Seeing as this same brand’s Pinot Noir dominated the rankings a wee bit ago, I naturally decided t0 hit up their Sauv Blanc. The gf and I can’t get away from this stuff during the summer and if you’re over the crowded market of NZ Sauv Blancs, def check out the Casablanca Valley in Chile.

THE FACTS: This wine has mowed up grass all over the nose. Now how the hell can wine taste like grass you ask? Basically many a Sauv Blanc is picked slightly underripe (hence its fairly strong acidity) and when those underripe grapes go through fermentation they contain some of the same chemical make up of straight up grass. Dr. Strange gets strange and more into it, but see for yourself, buy this and take a big ole whiff…it smells like your lawn.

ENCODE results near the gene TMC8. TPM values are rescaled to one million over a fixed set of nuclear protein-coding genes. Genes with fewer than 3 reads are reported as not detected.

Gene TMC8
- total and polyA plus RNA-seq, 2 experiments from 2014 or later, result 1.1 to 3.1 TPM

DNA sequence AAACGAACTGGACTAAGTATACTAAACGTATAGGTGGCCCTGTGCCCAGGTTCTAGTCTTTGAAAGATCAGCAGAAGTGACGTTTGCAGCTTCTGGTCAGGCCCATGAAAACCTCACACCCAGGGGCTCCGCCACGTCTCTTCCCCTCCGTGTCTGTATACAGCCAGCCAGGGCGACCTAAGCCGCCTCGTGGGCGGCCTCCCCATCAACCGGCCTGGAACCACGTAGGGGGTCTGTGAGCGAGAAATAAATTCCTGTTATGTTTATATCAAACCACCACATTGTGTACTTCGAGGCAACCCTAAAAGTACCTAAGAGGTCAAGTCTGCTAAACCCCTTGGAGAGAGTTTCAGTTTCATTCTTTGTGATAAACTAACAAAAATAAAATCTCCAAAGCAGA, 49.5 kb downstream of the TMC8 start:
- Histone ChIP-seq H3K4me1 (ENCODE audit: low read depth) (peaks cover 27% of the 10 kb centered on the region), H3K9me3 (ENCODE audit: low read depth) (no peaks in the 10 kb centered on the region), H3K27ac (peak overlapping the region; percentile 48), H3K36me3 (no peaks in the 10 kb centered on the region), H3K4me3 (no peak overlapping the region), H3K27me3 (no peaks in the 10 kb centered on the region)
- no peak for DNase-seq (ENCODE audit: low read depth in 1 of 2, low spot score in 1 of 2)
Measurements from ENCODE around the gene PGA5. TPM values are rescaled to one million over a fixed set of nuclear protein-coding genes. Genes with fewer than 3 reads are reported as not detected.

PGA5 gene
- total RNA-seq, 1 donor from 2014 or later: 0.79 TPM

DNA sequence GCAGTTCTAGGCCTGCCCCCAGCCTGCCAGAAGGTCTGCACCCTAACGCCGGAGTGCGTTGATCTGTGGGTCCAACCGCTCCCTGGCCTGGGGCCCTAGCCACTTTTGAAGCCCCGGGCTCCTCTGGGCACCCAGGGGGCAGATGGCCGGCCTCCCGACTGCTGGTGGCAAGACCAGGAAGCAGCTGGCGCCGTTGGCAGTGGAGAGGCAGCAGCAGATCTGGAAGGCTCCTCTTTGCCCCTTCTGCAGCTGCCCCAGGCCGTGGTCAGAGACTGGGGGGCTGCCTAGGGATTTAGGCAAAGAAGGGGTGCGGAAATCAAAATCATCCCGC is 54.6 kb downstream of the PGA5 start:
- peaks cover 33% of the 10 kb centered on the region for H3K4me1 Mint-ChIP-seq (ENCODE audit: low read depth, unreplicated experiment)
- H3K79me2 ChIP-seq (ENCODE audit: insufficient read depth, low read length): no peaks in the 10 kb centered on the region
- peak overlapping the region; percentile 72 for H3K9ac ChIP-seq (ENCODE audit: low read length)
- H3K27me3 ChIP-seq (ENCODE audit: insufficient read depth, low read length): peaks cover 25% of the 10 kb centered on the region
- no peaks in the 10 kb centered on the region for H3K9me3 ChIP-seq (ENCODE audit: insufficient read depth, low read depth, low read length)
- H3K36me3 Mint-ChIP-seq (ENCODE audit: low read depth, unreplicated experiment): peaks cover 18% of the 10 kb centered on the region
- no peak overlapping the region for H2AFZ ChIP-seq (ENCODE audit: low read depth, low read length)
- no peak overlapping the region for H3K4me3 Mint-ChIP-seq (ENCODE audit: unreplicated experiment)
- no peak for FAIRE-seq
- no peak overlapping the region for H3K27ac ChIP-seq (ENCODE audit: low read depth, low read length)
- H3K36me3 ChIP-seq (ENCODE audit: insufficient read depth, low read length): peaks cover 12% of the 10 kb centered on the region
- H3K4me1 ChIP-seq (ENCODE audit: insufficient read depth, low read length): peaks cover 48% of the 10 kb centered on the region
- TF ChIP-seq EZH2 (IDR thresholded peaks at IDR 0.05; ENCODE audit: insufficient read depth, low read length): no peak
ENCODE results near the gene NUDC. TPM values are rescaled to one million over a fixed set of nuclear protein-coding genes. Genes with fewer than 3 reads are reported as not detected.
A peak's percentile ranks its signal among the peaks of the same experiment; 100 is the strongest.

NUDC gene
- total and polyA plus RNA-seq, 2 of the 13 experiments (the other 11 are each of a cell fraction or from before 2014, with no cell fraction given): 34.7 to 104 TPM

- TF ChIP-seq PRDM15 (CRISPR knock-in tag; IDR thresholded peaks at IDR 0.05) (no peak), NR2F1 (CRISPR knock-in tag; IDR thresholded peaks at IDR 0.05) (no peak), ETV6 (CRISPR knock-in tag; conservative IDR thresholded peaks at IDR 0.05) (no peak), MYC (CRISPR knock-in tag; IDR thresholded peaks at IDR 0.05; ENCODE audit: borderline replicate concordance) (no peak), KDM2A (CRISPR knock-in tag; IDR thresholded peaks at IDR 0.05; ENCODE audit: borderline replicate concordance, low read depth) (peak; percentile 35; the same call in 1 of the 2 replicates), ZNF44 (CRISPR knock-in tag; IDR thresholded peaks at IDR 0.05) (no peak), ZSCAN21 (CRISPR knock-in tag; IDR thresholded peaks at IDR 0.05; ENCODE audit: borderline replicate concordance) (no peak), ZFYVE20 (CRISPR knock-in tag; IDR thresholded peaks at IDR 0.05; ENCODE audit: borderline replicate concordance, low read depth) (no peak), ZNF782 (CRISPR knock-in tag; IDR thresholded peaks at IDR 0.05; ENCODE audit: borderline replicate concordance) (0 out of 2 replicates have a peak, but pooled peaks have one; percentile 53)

THE LOWDOWN: Grass and lime come at you hardcore on the nose, then its straight lime, citrus and passion fruit on the palate. Clean, crisp and acidic, this is another summer all-star. The body is medium with a finish that rocks out mainly because of the tart acidity.

THE SCORECARD (out of ten)

Color : Light Yellow

Smell :

  • Intensity : 7
  • Smells like : Mowed grass, lime, passion fruit

Taste :

  • Sweetness : Dry
  • Acidity : 9
  • Tannin : 0
  • Alcohol : 13.0%
  • Body : Medium
  • Finish : 8.5
  • Taste intensity: 8.5
  • Tastes like : Margi’s while lawn mowing, sans the nasty Tequila taste
  • Good with : Mexican food, fresh citrus fruit, lawn mowing

SCORE: 9.22

 

 

     

DOMAINE SAINT ROCH. Sauvignon Blanc. Torraine AC, France. $10.95.

IMG_0433